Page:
Steve Jobs

Director    Danny Boyle
Starring    Michael Fassbender, Kate Winslet, Michael Stuhlbarg, Katharine Waterson, Seth Rogen, Jeff Daniels
Release    23 OCT (US) 13 NOV (UK)    Certificate 15
4 stars

Ali Gray

5th November 2015

Was Steve Jobs a genius? Was he a revolutionary? Did he change the world? Or was he just an egotistical asshole? Danny Boyle's Jobs iOpic, powered by word processor Aaron Sorkin, doesn't so much pick a side as it does tick all the boxes. Michael Fassbender's Apple guru is at once exhilaratingly wise and exhaustingly obstinate; a complex man with fearsome drive but fundamental flaws; a man who doesn't deserve a glowing biopic or a Hollywood hatchet job. Boyle's portrait of the Cupertino legend is a fizzing, lively affair that certainly has you convinced of one man's genius, although we're guessing that man wasn't supposed to be Aaron Sorkin.

We're in Social Network territory here - awfully close to the recent past in tech terms and lacking the distance to truly discern what constitutes a game-change in cultural thinking. Here, Jobs is forever boasting of changing the world, of "making a dent in the universe"; the braggadocio of an egotist, certainly, but is it earned? If you're asking me - and hey, even if you're not, I'm asking me, because it's my review - then until the advent of the iPod and later the iPhone, an event not covered by Sorkin's three-act screenplay, Apple and Steve Jobs succeed only in making personal computing twice as expensive and ten times as pretentious.

To its credit, Sorkin's screenplay addresses your - okay, my - criticisms about Apple's business model; not in a "We're going to purposely change the chargers after a few years and intentionally make the battery life shit" type of way, but in a way that transposes Jobs' personal flaws onto his professional endeavours. It's a metaphor that's a little too on the nose, but Steve's insistence on his Macintosh having "end to end control" speaks volumes about his own obsessions: with detail, with correctness, with authority.

And with bow-ties.

Boyle's biopic doesn't shy away from suggesting that Jobs was nothing but an aggressive marketeer, particularly in a cutting scene in which Seth Rogen's Steve Wozniak pointedly says of his former partner: "You can't write code, you can't design, you can't take a hammer to a nail... What do you do?" Steve's response - "I play the orchestra" - is frustratingly vague but fitting for the man's allure. What he did, whatever it was, was something that no one else did better, and Sorkin and Boyle do a brilliant job of capturing his mercurial nature without ever nailing the specifics.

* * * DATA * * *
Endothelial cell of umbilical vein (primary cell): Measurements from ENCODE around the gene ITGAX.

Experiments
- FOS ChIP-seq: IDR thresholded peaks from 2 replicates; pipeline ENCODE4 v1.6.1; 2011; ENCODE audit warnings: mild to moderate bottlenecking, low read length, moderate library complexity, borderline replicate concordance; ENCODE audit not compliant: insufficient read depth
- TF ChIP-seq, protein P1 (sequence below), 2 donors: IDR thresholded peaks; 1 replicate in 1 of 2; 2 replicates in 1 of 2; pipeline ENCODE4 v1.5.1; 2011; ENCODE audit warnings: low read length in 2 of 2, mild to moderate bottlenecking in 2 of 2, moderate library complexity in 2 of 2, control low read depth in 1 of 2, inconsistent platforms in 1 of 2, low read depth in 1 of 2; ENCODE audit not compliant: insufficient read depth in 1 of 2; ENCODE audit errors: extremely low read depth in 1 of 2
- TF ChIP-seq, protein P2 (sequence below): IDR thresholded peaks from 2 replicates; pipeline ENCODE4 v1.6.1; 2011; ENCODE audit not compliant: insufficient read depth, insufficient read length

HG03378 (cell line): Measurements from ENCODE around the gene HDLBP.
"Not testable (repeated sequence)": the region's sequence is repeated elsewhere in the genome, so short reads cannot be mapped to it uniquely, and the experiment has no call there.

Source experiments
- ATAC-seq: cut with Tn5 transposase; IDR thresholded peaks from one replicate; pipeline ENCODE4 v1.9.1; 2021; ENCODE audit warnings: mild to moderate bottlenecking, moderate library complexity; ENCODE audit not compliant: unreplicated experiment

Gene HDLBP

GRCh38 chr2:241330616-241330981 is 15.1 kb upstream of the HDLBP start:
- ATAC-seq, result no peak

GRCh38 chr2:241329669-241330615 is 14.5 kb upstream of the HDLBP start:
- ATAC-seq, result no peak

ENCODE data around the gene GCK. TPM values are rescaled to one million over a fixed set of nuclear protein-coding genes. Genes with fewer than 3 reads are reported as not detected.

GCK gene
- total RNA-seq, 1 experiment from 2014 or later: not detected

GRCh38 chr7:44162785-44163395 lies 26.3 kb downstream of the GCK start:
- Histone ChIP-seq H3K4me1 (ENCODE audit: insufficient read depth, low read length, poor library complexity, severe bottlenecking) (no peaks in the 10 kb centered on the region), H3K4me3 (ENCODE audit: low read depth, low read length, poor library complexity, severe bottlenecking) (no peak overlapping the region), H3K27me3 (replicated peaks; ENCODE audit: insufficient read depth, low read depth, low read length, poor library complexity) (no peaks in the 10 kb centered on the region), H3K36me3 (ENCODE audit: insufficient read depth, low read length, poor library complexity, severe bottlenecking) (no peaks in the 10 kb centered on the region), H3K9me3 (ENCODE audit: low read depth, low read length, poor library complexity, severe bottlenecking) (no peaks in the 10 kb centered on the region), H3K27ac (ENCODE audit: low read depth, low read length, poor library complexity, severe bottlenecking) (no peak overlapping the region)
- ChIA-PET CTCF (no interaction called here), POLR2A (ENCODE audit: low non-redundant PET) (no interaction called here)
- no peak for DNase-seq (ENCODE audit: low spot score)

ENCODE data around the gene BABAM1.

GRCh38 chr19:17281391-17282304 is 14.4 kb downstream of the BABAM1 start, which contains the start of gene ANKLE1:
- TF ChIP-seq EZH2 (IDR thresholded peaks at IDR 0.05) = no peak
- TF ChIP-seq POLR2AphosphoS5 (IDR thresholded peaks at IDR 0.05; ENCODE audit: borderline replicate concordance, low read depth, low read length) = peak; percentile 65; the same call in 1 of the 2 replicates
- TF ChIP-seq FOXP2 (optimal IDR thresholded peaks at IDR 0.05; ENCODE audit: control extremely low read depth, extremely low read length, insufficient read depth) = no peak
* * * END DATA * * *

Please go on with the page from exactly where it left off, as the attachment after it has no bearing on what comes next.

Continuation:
The format of Sorkin's script is ideal, playing out over three product launches over 14 years: the Macintosh in 1984, the NeXT personal computer in 1988 and the iMac in 1998. This ties the man to his machines, and with the greatest respect to Steve Jobs, it's as Woz says: "Your products are better than you are". Jobs defined himself by his work and so it is here, even if Sorkin shoehorns in a family dynamic with a little too much vigour; daughter Lisa, who Jobs disowned for the first nine years of her life, always seems to be around in the moments directly preceding her father's product launches. (It's a criticism cleverly deflected by Sorkin; after the third launch in a row is ambushed by Important People In Steve's Life, Jobs mutters: "It's like five minutes before I'm due to go on stage, everyone hits the bar and tells me what they really think").

[insert penis size joke]

Despite initial reservations about his physical resemblance to Jobs - he's white, and a man, so he'll do! - Fassbender proves to be an excellent lightning conductor for Sorkin's charges of energy. There is little sign of the temper that supposedly terrified his subordinates - Fassbender's Jobs is cool and collected and preloaded with disarming quips and outlandish boasts. This is a new benchmark for the actor: rarely troubled by an over-exuberance of dialogue, Fassbender has a firm grip on the Aaron Sorkin dialogue machine gun and shows little sign of recoil - his is a breathless performance that never once disconnects.

With all manner of farce and tragedy unfolding behind the stage, there's a heightened feeling of theatrics too - enforced by surges of slick Sorkin dialogue that just roll off the page - lending proceedings a stagey feel. It's strangely fitting, given the pivotal moments of Jobs' career took place on a stage, so Boyle is wise to lean into the hammier elements of his story; the patented Walk 'N' Sork is in full effect, whisking Steve and his coterie around the building when sitting at a table would do; rain lashes against an office window as Steve is ousted in "the worst night of [his] life"; minutes and seconds seems to stretch and go slack depending on how many more points Jobs wants to cram into his argument. Time slows when Sorkin has something to say. There is a very distinct Dickensian feel to how Steve's story pans out; each launch he is visited by ghosts of pissed off past. Mythologising Steve Jobs is dangerous, but portraying him as a 20th century Scrooge works for me.

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